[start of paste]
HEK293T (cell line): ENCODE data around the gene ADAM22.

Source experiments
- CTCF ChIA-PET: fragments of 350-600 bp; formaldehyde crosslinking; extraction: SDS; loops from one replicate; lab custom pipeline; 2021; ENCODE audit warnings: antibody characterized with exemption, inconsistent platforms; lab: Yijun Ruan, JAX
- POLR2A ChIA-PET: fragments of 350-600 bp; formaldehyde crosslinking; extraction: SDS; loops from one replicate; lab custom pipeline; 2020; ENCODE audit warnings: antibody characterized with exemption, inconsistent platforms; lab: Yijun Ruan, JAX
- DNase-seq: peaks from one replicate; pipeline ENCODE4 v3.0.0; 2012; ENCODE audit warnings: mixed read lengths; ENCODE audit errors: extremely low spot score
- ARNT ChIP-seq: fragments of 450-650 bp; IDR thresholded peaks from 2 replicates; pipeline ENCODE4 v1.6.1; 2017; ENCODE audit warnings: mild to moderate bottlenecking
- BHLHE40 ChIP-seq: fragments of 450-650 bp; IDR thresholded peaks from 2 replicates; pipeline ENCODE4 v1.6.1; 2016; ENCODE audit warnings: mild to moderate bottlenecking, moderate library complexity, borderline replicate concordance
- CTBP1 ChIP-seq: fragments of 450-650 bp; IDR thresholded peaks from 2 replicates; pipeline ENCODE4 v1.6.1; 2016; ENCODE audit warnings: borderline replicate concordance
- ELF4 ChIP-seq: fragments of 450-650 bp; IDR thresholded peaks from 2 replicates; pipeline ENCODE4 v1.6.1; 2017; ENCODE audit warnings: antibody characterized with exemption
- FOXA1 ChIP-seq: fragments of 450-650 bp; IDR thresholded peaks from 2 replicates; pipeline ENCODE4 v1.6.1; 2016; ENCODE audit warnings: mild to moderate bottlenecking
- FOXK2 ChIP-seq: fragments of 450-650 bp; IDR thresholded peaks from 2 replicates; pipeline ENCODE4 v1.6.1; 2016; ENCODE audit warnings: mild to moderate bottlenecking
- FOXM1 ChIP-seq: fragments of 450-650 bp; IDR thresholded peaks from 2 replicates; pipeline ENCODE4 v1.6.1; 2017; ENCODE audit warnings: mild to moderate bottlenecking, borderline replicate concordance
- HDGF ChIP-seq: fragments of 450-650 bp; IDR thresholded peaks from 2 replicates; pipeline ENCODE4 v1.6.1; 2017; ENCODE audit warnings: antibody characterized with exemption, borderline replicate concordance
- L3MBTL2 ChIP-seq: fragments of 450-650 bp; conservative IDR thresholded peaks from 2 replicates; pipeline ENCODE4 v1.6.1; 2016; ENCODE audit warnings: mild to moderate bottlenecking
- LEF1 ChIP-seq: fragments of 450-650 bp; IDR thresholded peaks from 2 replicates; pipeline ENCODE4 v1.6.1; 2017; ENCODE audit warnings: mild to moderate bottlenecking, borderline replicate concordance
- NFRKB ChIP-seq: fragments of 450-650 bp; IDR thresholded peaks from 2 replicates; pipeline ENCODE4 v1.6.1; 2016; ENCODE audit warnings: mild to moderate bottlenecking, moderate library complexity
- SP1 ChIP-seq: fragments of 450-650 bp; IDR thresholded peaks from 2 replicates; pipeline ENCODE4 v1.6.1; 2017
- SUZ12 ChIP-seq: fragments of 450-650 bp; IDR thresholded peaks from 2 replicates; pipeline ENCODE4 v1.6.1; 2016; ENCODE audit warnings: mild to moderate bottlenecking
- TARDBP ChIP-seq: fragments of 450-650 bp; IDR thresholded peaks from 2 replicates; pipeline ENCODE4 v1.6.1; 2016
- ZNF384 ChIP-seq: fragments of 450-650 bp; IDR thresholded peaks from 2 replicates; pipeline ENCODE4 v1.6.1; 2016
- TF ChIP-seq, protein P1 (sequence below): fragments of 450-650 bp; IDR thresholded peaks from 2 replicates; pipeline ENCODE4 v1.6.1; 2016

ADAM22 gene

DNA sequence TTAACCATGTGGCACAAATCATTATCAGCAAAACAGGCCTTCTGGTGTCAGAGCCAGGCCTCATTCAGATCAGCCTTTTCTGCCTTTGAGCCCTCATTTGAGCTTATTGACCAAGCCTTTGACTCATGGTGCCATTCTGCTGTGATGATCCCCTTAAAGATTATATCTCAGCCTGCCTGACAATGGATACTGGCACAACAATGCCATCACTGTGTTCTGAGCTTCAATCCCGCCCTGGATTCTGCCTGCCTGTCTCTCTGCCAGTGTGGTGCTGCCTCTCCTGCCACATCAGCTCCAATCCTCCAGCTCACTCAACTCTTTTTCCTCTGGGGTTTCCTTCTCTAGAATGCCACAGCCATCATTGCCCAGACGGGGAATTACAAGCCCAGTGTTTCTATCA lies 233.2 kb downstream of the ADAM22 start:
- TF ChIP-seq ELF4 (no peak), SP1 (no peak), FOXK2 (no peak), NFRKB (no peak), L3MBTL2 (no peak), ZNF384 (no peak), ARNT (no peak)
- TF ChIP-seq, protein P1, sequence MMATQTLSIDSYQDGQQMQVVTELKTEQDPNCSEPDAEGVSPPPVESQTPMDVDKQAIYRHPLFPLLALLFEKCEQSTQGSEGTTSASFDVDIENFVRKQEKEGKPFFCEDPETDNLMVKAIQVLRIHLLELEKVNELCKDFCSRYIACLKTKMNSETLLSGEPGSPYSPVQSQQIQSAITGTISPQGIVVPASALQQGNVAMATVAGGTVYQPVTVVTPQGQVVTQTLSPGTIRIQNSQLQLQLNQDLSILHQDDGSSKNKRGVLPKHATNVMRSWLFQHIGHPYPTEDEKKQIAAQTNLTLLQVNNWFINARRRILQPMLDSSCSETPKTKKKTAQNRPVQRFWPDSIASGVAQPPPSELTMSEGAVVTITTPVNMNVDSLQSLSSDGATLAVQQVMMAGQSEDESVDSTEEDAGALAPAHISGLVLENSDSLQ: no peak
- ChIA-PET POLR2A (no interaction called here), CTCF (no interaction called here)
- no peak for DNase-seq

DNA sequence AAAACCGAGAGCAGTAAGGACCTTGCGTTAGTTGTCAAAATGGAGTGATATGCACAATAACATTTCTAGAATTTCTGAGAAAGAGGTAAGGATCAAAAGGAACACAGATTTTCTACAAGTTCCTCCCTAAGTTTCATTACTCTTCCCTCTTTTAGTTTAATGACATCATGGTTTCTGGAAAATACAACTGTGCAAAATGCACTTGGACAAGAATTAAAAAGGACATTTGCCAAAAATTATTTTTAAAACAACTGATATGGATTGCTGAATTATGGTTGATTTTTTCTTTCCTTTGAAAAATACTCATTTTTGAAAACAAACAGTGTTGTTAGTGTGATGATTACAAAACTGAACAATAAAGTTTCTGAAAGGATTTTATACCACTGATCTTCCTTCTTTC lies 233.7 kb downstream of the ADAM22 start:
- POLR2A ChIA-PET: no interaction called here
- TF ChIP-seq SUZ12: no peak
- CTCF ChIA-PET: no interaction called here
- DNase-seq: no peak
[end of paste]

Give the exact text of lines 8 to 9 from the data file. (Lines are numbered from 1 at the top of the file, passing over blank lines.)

- CTBP1 ChIP-seq: fragments of 450-650 bp; IDR thresholded peaks from 2 replicates; pipeline ENCODE4 v1.6.1; 2016; ENCODE audit warnings: borderline replicate concordance
- ELF4 ChIP-seq: fragments of 450-650 bp; IDR thresholded peaks from 2 replicates; pipeline ENCODE4 v1.6.1; 2017; ENCODE audit warnings: antibody characterized with exemption